For descent, the M600 has a 250-knot Vmo available, so it can keep up with fast traffic more easily than the M500; Mmo is .55 up high. There is underspeed and overspeed protection built into the G3000’s architecture, as well as maneuvering restraint; when we reached 45-degrees of bank, there was a noticeable righting force applied to the yoke, and if we persisted in banking steeper the airplane rolled out into level flight. The protection can be overridden, but not easily. A “level” button can also be pushed to automatically bring the airplane back into stable straight-and-level flight.
We went to near-idle torque to check out stall handling, and found both aerodynamic warning and aural warning more than adequate. The stall break came at 75 knots IAS with flaps up and at a benign 60 knots with gear and flaps down. Again, the yoke resists intentionally being pulled back into the stall and the nose will be pushed down by the autopilot.
Returning for landing, Bart Jones showed us that 500 ft/lbs slowed the aircraft predictably to the 170-knot gear-down speed, and 15-degrees of flap could be selected at 148 knots or less. As we rolled onto base leg, I confess that I found the 112-knot full-flap limit speed a bit too confining, but 300 ft/lbs kept us moving nicely and we slowed to a comfortable 85 knots on short final. We floated for a while, feeling for the ground, but the touchdown was easy and we exited in about 3,000 feet of rollout.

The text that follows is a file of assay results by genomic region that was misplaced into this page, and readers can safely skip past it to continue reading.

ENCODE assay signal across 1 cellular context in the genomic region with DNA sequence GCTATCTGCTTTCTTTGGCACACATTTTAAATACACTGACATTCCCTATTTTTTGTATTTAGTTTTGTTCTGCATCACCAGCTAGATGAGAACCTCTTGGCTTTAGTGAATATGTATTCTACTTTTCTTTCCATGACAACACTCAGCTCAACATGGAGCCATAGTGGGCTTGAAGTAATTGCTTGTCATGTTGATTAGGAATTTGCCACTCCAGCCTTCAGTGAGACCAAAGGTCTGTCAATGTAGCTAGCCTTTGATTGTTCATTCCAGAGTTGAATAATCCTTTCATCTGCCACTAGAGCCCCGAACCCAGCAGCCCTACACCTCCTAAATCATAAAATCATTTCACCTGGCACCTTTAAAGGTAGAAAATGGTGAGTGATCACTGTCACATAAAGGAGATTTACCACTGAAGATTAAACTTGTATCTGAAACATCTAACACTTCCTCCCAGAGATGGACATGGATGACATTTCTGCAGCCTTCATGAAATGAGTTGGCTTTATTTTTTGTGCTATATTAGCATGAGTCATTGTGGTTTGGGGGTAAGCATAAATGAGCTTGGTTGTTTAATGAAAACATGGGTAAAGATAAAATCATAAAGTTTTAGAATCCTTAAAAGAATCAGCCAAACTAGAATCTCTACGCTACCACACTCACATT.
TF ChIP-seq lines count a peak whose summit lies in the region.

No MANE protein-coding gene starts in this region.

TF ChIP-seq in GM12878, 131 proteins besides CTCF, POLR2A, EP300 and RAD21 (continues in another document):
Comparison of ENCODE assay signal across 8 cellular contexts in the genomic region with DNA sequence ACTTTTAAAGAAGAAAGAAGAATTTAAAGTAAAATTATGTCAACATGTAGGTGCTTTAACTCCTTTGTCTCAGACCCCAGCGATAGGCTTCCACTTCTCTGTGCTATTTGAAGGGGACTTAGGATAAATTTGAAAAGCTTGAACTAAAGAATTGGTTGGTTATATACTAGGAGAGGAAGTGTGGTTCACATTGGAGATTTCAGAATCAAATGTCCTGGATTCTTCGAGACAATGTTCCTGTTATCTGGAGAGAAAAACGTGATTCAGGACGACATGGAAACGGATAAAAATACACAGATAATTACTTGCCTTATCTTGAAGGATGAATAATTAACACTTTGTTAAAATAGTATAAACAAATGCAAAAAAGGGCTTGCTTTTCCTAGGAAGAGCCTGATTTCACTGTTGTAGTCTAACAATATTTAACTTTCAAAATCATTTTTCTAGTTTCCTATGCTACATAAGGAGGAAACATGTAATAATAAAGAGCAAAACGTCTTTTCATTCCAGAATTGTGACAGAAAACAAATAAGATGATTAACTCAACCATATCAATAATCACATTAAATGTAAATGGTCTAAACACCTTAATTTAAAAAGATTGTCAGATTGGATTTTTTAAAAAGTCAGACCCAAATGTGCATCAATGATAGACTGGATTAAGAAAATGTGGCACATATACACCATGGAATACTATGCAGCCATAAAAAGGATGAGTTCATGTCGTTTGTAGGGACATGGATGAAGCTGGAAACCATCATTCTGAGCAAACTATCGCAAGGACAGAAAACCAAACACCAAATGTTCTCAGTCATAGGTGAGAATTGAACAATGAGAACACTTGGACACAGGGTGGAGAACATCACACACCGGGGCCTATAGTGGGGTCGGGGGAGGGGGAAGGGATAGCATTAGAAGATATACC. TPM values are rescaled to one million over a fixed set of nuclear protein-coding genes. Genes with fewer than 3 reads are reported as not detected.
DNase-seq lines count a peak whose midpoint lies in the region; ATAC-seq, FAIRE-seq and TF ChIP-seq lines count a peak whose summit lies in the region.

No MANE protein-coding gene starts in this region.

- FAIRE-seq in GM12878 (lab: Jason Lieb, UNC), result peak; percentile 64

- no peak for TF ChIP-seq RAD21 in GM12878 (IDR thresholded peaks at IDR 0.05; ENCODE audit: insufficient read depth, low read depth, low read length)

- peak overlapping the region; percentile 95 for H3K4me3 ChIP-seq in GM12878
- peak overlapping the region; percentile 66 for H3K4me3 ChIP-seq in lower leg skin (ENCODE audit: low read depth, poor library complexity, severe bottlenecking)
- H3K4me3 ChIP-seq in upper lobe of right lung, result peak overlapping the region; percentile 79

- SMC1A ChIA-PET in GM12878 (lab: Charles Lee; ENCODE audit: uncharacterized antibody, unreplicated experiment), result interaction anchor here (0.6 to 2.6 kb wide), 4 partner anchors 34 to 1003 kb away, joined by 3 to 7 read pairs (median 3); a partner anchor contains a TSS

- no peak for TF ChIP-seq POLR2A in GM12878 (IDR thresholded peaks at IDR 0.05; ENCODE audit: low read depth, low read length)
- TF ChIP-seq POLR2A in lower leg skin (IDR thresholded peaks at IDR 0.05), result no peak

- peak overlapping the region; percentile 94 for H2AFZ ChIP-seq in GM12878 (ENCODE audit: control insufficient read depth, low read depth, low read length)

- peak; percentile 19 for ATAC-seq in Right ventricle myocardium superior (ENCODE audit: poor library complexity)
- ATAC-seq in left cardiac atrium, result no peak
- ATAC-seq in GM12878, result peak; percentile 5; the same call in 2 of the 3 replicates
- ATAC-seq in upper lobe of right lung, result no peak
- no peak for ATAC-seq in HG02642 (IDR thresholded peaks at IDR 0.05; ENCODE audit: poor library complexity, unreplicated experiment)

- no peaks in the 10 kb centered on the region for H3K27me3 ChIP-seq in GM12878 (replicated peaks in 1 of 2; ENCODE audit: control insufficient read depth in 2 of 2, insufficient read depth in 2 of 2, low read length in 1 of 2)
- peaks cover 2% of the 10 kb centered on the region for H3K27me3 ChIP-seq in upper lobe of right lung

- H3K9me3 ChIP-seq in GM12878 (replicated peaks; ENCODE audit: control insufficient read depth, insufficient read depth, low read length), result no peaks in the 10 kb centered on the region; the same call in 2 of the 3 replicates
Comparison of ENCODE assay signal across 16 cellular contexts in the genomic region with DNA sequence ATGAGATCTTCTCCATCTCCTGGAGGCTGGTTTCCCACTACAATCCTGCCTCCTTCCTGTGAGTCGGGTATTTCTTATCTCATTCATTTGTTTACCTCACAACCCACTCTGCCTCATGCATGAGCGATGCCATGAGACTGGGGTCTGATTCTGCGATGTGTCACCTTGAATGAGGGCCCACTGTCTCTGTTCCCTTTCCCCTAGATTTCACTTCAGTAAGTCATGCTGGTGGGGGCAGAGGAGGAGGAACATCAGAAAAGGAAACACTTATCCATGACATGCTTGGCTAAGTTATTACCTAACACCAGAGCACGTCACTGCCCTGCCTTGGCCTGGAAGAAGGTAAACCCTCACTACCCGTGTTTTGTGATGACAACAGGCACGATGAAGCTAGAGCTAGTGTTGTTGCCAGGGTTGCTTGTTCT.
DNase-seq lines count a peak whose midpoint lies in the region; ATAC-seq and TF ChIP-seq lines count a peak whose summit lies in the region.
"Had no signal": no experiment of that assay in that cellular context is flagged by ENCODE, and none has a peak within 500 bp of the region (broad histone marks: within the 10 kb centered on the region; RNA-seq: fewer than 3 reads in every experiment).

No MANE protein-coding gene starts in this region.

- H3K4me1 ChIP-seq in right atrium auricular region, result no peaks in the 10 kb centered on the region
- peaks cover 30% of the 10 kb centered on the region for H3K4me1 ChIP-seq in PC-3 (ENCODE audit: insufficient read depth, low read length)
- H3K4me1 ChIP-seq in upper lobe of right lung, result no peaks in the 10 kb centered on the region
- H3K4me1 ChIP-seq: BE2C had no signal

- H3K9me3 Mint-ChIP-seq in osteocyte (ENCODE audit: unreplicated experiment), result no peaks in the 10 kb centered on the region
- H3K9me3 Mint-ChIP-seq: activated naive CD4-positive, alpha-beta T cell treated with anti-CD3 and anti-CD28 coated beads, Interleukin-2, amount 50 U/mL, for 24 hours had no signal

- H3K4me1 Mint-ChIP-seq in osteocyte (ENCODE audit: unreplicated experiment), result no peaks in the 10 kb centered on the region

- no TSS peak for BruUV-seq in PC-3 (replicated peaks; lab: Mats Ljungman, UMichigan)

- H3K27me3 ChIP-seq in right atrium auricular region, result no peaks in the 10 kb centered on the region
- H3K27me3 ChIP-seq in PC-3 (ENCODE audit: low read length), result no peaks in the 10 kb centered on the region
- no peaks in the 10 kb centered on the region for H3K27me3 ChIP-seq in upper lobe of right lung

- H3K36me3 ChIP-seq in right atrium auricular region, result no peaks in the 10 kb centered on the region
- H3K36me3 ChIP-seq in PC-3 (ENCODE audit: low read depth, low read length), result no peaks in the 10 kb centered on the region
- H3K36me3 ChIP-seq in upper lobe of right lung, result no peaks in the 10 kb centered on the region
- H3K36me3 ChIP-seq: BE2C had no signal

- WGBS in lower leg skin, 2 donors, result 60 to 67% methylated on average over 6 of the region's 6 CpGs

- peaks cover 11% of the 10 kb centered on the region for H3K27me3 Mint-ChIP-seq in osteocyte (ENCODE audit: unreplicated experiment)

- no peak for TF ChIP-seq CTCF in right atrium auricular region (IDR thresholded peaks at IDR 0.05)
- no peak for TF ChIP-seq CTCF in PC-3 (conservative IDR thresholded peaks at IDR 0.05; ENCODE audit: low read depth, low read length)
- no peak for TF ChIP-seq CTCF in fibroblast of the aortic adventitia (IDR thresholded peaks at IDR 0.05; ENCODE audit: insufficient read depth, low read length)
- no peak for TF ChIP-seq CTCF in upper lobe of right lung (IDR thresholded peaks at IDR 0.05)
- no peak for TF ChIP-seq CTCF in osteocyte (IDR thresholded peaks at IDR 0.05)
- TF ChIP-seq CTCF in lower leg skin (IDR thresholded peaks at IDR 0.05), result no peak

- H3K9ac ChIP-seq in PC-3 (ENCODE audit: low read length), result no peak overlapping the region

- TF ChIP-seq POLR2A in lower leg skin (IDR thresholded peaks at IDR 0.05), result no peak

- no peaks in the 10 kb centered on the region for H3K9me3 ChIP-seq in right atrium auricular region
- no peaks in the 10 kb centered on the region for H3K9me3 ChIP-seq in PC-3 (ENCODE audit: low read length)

Our impressions of the M600 are that it’s what Piper had in mind all along when it designed the original Meridian. It can haul a good useful load, can carry plenty of fuel when needed, and is easy to fly, manually or with automation. The simple systems make for low pilot workload. All in all, it should fill its flagship role at Piper with great success.